There's an economic crisis on – but you can still choose to fight poverty
Moussa Haddad Economic Justice Policy Officer, UK Poverty Programme
13th Jun 2012
Times are tough. The economy's back in recession. It's an age of austerity. So far, so familiar.
But Oxfam's new report on UK poverty tells us two important things that we hope will shift a few perceptions. First, people in poverty are being hit hardest. Indeed, the number of things hitting at the same time are why we're describing it as a 'perfect storm'.
Second - and no less important - is that this is not inevitable. There are clear political choices being made. And a choice is something that could be done differently - for example, to protect people in poverty.
There's a lot going on, but to take one example: incomes as a whole are falling faster than any time since the 1970s. But, while earnings of waiters and cleaners staff are going down (by 11% and 3% respectively last year), the directors of FTSE 100 companies got 50% richer last year.
One trend that's been accelerating is that, increasingly, for millions of people, work doesn't pay. 6 in every 10 working-age adults living in poverty are in working households. Since the recession started, 830,000 full-time jobs have been lost, with half a million new part time jobs failing to fill the gap. The UK has more zero-hours contracts than anywhere in Europe, and weaker employment
rights than Mexico.
And that element of choice? Public service cuts hit the poorest tenth 13 times harder than the richest. Whilst the rich can afford private schools and private healthcare, ordinary people are bearing the brunt of cuts to vital services. Yet the government is cutting £4 of spending for every £1 it is raising in taxes - and most of that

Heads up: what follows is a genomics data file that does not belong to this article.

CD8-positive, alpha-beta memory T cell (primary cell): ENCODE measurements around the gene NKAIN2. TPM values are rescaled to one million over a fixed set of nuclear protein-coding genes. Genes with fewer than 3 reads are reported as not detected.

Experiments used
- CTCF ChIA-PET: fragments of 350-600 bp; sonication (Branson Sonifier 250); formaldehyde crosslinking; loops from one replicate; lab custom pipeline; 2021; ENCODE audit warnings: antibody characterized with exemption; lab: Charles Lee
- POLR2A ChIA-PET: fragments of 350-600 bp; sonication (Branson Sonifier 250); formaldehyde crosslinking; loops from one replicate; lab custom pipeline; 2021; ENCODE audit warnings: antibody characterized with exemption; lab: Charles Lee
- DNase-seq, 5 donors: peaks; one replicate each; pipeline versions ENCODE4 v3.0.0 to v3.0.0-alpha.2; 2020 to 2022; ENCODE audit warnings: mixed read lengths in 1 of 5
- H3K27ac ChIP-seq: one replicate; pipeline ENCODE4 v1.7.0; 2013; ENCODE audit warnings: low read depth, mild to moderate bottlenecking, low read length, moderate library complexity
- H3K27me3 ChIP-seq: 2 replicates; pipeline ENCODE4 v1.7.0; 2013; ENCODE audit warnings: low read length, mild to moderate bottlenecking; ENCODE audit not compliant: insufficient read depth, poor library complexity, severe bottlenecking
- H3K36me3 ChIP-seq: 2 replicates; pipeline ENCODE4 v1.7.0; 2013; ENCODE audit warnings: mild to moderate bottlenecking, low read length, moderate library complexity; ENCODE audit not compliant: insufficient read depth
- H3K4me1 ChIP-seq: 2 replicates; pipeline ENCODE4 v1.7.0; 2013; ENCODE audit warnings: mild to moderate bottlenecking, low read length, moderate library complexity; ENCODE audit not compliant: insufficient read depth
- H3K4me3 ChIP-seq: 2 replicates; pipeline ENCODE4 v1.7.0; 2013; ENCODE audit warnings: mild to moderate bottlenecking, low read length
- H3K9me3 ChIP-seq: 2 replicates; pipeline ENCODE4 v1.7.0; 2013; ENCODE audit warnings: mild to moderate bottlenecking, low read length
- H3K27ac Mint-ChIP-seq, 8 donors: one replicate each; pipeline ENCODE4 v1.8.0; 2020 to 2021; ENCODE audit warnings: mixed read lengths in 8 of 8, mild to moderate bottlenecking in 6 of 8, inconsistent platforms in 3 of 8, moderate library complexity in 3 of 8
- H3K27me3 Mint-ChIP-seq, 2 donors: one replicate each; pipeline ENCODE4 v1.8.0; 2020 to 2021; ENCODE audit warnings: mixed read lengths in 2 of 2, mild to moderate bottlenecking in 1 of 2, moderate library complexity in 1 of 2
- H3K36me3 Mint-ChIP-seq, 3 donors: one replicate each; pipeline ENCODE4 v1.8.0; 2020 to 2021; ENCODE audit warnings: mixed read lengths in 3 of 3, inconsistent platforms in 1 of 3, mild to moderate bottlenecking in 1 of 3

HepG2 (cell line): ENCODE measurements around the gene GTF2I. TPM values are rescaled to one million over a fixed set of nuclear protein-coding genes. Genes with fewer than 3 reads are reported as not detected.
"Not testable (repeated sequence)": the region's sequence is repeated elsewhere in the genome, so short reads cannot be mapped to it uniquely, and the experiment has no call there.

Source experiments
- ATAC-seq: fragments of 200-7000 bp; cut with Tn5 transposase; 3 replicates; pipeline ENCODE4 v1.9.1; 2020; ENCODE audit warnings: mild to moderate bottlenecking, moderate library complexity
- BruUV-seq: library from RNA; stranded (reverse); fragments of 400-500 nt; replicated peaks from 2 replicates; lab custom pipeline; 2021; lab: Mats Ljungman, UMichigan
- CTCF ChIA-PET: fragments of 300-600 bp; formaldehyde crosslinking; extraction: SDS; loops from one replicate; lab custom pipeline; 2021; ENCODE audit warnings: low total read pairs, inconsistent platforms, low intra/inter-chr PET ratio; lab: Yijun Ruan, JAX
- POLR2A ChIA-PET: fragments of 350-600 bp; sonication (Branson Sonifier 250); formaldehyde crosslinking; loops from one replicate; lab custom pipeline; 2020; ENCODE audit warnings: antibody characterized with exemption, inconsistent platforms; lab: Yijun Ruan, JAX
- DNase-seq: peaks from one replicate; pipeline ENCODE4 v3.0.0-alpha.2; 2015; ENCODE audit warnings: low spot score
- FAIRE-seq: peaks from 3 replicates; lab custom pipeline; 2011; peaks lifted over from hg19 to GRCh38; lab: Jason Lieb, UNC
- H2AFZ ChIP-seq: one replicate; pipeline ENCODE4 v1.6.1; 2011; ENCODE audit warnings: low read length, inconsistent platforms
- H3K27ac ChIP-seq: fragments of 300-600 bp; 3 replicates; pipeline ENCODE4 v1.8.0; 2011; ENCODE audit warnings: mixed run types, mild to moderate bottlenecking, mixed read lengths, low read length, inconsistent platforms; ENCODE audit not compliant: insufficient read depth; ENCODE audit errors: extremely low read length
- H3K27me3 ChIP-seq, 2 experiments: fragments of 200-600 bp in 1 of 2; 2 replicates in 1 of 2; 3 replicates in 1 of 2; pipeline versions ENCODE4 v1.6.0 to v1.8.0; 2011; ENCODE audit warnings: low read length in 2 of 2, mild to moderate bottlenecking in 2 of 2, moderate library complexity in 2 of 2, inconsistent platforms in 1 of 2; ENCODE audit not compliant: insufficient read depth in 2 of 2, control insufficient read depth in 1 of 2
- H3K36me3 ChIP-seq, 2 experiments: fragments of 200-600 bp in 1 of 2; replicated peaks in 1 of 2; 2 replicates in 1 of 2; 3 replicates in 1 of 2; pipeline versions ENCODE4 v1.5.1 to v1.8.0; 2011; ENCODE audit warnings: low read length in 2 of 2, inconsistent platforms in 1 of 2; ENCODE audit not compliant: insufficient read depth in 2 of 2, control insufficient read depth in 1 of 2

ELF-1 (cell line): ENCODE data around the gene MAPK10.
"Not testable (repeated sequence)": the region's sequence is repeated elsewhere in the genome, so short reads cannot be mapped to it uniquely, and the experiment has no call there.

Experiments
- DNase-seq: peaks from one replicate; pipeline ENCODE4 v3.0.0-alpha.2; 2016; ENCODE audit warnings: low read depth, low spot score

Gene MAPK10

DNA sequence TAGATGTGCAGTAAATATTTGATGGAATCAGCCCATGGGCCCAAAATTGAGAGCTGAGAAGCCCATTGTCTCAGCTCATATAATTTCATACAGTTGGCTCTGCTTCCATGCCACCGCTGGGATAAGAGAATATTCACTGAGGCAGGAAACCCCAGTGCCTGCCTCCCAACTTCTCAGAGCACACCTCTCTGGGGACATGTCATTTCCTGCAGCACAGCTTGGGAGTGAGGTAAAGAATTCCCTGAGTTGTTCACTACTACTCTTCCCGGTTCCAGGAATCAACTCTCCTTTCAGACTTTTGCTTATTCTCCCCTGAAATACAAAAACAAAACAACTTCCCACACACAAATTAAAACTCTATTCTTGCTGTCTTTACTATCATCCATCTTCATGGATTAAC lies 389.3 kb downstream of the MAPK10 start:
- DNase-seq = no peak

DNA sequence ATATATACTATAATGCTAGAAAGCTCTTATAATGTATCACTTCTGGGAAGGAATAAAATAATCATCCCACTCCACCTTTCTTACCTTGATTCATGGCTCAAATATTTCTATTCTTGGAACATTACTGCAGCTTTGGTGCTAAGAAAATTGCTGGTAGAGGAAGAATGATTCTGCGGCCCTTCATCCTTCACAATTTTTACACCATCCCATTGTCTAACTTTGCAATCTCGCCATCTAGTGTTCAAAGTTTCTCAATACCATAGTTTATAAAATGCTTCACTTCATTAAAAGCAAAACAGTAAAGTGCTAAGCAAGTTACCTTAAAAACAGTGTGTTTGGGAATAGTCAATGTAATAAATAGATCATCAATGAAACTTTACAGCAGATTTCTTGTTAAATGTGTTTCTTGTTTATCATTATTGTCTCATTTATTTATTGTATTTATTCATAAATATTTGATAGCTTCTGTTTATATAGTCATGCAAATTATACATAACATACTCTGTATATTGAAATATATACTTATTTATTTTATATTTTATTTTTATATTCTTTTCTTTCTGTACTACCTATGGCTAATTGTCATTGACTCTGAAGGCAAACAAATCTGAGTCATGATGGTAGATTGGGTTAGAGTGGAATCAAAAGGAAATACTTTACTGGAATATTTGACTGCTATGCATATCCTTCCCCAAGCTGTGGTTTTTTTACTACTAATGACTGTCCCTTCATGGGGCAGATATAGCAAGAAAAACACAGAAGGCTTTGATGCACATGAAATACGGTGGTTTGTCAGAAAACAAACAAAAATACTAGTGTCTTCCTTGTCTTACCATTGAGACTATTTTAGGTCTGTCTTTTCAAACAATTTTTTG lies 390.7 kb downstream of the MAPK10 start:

comes from VAT, which hits the poorest twice as hard as the richest.
There are alternatives. The £35 billion tax gap - avoided mostly by those rich enough to pay for specialist advice - would pay for every nursery, primary, secondary and special school in England. A Robin Hood Tax on financial transactions would raise as much as VAT, but from those who did so much to cause this crisis, not from the poorest.
In turn, by clamping down on tax avoidance and introducing a Robin Hood Tax, the government could prevent further cuts in benefits and protect the safety net; it could reduce cuts to public services; and it could invest in affordable housing and universal childcare. Gandhi said that a nation's greatness is measured by how it treats its weakest. There's a choice the UK government could make.